Today’s children inhabit a planet that is, in many respects, disturbingly unlike the one their parents grew up on, a planet rapidly becoming more degraded, depleted, warm, polluted and crowded. Topsoil, groundwater, glaciers, fossil fuels, rainforests, and biological species are vanishing at a frightening pace under the pressures of urbanization, affluence and population growth.
In India, one of the most dangerous trends is a sharp increase in garbage production. If India’s development continues on its present course, the amount of solid waste produced by the nation’s population of 1.6 billion in the year 2047 is likely to be 260 million tonnes, five times the present level of production, requiring an area of 1,400 square kilometres for disposal in landfills that would emit 39 million tonnes of methane. India’s open dumpsites are environmental disasters, acting as some of the largest open sources of dioxin related compounds on the planet.
The nation’s efforts to achieve the Millennium Development Goals are undermined by pollution from garbage, which jeopardizes public health, and poses a particularly high risk to children. Dioxins, furans and PCBs, which are formed when mixed garbage is openly burned—a common occurence in India—endanger children’s health in several ways. Such pollutants bioaccumulate and biomagnify in the food chain, and have been found throughout the Indian environment. High levels of such pollutants have been detected in the breastmilk of mothers in and near Indian dumpsites. Toxins consumed in breastmilk are almost completely absorbed by infants, increasing their risk of many disorders and diseases.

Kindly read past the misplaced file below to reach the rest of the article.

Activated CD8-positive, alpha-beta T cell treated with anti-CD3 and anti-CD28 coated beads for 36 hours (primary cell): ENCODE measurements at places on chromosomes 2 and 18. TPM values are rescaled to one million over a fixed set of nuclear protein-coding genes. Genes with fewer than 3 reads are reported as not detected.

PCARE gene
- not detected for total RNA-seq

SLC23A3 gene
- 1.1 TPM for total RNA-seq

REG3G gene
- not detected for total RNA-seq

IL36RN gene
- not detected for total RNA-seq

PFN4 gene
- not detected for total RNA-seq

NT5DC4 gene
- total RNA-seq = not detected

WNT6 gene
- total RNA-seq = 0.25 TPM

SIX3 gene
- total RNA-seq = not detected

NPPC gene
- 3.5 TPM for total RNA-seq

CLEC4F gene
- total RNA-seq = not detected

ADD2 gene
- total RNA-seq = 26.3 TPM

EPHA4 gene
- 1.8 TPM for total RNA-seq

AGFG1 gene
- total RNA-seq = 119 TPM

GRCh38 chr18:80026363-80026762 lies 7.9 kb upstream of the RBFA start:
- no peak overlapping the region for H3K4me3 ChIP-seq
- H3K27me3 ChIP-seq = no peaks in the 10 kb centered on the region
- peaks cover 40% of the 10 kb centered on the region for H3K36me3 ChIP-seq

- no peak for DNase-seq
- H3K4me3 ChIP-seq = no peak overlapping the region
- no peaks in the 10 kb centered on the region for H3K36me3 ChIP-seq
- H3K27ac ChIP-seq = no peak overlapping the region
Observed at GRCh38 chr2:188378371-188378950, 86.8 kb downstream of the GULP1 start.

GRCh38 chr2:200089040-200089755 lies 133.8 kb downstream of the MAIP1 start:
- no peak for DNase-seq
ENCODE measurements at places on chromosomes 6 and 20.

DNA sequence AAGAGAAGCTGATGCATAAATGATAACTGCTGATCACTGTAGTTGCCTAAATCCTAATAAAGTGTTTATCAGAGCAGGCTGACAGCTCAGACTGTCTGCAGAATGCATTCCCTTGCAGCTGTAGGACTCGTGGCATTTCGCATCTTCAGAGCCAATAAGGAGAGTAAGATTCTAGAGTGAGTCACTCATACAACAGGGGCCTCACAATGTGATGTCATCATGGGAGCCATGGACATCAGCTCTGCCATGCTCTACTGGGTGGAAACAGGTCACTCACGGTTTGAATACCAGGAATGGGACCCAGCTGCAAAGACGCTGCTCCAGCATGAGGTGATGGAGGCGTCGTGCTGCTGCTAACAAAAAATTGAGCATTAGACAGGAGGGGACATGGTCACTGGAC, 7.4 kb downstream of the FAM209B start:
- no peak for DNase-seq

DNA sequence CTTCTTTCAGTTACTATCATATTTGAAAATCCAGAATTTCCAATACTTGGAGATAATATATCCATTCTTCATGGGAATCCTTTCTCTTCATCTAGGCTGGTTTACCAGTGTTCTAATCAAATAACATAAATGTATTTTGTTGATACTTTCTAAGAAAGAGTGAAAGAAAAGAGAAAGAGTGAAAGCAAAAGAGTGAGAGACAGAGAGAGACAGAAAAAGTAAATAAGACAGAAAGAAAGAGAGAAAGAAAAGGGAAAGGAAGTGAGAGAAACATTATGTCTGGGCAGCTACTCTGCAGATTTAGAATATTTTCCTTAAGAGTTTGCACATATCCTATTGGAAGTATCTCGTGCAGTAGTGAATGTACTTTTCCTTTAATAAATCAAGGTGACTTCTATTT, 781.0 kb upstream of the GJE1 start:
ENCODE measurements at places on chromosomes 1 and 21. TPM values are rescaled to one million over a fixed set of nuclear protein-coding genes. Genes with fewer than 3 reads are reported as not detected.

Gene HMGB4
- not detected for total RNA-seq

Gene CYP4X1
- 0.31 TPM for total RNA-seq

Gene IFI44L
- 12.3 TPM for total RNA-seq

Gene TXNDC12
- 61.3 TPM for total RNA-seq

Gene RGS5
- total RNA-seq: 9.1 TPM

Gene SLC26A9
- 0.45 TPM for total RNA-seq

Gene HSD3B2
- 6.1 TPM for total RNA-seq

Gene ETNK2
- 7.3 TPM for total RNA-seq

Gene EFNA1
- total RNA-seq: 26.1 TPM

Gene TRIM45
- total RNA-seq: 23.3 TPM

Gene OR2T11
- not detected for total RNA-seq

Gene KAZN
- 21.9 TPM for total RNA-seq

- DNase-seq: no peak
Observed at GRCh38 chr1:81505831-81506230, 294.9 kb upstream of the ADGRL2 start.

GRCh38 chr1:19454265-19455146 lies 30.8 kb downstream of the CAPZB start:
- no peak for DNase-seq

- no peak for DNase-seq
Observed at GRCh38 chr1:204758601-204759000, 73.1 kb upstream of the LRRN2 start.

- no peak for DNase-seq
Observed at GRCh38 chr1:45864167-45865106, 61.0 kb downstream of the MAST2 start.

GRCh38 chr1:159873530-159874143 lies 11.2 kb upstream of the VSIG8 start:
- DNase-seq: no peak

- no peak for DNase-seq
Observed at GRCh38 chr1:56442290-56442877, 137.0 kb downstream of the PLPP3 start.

The prospect of waste generation increasing by a factor of five is something that must be prevented.
To slow environmental degradation, ecological literacy is as important, if not more important, than computer literacy. It is imperative that students learn to value the earth’s carrying capacity, and understand how each person’s lifestyle and behavior impacts the planet. One of the most immediate and tangible ways that we can reduce environmental degradation is by practicing the 3Rs: reducing, reusing and recycling waste.
In order to spread such awareness, Exnora Green Pammal offers its Green Generation Programme to schools. The Programme consists of four, one-and-a-half hour classes. The first class is an introduction to waste and garbage. The second class is about categories of waste. The third class is devoted to recycling non-biodegradable waste. The fourth class teaches composting, and waste-to-energy.
This month, Exnora Green Pammal held the Green Generation Programme for 5th to 9th-grade students at the Shriram School in Thiruneermalai, a school run by the Shriram Social Welfare Trust for children from disadvantaged families. The Shriram Social Welfare Trust is a CSR activity of the Shriram Group.
Here are some photos from the 3rd class. The students are taught about products that can be made from waste, using games, contests and exercises to involve the students.